Your kitchen waste could even better be used to feed a worm farm. The greedy little monsters need a lot of food, and then you can add them to your compost pile.
Phytochemicals are the wonderful smells and flavours in garlic, sweet basil and parsley; buttered gem squash are loaded with them; more important is their simply vast nutritional benefits.
The bioflavonoids in fruit and vegetables are of vital importance to our well-being, yet there are so many and so little is actually proven scientific fact. They are known to have antioxidant properties, so they mop up tumour-causing free radicals, lower our cholesterol and keep our arteries clean. They are almost certainly part of the reason why those who enjoy coloured foods have less senile dementia.
These phytochemical foods are every day treats like grapes, blue berries, apples, tea, broccoli and parsley.
Your summer squash like gems and zucchinis are particularly rich in the carotenes, lutein and zeaxanthin which are exceptionally important for the eyes. There would be fewer car accidents if we all ate more phytochemicals.
There are so many reasons to make sure that choice foods are daily on the menu. As one wag said, if you don't look after your bod where are you planning to live? Buttered gem squash and zucchini should be on the menu right through the summer, several times a week. They are so easy to grow.
Whilst there are some who make a case for a coexistence of humans and vervet monkeys, to my mind they are vermin; they attack our pets without warning, decimate our gardens, venture into our kitchens stealing fruit and eggs and terrorising small children; in particular they love not yet buttered gem squash.
My particular dislike of them is their wasteful nature; they take one hap out of a gem, before moving on to the next, making sure that neither we, nor any competing troop can enjoy the fruit. They pull baby vegetable plants out of the ground, and cause general mayhem. Without apology, they get the paintball treatment.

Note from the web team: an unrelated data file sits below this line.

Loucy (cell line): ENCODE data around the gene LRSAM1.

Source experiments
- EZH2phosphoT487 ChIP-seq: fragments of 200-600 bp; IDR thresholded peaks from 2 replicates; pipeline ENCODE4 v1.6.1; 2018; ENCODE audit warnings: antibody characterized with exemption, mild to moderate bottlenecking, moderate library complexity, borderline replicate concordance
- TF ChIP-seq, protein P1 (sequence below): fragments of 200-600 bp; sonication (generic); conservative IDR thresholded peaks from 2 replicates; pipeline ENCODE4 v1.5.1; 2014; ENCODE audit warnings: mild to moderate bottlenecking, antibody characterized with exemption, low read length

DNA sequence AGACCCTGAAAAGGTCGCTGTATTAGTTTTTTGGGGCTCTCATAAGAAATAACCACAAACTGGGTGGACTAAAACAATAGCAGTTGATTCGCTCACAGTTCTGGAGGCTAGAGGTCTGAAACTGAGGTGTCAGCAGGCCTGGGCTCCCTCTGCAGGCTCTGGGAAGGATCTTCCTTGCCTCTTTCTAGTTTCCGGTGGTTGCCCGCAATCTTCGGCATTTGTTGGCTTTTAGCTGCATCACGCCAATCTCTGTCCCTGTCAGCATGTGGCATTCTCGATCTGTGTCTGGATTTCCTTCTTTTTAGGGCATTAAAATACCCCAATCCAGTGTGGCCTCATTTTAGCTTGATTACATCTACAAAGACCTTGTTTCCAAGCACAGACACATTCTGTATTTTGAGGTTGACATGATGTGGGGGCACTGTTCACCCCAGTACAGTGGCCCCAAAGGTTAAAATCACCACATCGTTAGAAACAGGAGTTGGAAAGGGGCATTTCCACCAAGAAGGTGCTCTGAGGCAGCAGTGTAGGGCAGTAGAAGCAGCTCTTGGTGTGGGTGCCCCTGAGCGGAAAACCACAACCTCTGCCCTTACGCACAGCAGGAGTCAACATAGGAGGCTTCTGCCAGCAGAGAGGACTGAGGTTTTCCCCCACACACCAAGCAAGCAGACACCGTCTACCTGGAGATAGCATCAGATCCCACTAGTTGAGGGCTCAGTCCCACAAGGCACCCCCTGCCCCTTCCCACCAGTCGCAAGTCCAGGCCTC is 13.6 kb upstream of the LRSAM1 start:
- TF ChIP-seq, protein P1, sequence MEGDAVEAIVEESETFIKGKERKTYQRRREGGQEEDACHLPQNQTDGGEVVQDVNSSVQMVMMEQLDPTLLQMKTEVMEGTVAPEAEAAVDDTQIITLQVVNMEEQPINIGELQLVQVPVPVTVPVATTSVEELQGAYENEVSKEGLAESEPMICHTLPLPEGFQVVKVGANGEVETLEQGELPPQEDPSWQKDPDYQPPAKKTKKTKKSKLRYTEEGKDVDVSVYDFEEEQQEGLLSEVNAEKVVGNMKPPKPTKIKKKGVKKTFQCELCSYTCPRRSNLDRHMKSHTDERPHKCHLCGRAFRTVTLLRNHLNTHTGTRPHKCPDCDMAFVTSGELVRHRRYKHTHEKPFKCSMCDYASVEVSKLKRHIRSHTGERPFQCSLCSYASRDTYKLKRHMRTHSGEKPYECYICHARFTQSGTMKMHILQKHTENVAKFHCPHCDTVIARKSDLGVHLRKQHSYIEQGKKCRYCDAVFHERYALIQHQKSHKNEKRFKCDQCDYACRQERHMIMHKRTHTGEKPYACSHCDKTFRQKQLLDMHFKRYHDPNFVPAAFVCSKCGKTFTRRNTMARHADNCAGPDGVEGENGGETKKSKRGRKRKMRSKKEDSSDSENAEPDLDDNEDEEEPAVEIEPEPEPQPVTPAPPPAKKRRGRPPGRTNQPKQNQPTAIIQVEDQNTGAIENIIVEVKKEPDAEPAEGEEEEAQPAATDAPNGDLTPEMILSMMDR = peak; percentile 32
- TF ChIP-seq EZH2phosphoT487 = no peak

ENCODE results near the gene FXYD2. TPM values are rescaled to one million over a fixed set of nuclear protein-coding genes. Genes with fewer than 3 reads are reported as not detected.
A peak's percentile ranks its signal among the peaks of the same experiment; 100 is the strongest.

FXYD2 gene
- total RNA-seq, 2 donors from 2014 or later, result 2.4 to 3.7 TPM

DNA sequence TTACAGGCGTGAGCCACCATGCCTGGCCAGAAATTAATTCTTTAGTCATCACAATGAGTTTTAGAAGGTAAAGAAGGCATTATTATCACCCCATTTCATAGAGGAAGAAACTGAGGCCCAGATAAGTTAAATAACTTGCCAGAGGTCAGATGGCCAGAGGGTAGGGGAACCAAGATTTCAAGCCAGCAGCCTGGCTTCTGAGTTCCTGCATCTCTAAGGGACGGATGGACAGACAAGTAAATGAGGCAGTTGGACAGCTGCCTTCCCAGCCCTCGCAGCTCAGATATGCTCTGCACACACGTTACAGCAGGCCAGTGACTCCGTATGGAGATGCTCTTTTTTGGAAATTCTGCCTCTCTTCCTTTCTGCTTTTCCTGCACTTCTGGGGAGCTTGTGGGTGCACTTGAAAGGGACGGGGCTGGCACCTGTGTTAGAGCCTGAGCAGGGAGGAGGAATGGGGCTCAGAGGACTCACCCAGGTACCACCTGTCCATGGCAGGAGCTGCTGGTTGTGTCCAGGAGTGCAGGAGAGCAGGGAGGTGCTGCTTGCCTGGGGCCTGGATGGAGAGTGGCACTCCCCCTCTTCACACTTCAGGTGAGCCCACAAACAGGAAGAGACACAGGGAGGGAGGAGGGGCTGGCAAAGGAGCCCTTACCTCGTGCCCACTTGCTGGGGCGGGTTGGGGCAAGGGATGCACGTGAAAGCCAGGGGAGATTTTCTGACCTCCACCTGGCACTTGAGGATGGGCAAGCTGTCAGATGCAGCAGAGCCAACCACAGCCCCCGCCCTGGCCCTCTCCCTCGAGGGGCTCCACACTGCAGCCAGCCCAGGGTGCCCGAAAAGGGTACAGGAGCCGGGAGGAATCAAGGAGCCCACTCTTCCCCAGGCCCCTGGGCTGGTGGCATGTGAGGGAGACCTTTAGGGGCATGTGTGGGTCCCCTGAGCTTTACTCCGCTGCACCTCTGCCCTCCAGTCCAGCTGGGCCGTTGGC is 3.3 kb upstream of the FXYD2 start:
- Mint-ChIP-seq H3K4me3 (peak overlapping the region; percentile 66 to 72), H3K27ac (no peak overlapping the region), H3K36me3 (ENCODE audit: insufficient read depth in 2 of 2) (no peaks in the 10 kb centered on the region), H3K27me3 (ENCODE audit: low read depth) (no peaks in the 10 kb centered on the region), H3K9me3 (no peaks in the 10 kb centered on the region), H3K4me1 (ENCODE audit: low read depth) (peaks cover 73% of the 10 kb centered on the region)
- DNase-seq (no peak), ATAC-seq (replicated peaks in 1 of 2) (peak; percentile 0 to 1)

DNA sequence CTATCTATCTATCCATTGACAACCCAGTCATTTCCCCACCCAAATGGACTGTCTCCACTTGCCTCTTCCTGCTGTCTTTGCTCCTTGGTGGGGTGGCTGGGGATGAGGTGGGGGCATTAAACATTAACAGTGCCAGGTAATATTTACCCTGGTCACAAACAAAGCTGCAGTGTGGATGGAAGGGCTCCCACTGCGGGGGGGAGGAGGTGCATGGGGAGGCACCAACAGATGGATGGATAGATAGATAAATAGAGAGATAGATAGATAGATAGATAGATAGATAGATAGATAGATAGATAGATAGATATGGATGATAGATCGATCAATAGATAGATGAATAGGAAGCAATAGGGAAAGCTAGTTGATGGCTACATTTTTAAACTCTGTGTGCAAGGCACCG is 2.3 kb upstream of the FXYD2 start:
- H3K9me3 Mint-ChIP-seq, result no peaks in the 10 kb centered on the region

In particular they can devastate a whole crop of baby corn, taking one bite of each immature fruit before throwing it down and moving on to the next plant.
The paintball gun neither kills nor maims them; but it does sting, and they soon get the message. Not welcome!
Here's a little tip for paintball gun owners; the balls need to be kept in an airtight container, or they go soft and burst in the barrel; or kept in the freezer.
For reasons unknown to me, the vervets have no interest in another of my favourites; thus growing zucchini may be a better option for you if you're plagued by the monkeys.
Chickens in the garden too love buttered gem squash but they don't disturb the plants or peck at the fruit until it is cooked.
Keep back some of the seed, dry them on newspaper and pop them into an old envelope, clearly labelled for next year.
We will get to these recipes later when the fruit gets a little older. Right now we simply enjoy buttered gem squash; it is without equal.
I'm just in the process of upgrading this page; and found that we so love plain buttered gem squash that we haven't sought any new recipes.
This is all part of what I call the green journey; more of a spiritual voyage into the inner self really. It's all about discovering better wellness, having fun and ensuring we leave our children's children a habitable planet.
Making new gem squash recipes is just one part of the journey; truth be told, plain buttered gem squash are so good and because we are committed to simple basic cooking, we just haven't found a need to find new ways to prepare them. Accepting that we must all wean off plastic is a subject we each and everyone must contribute to.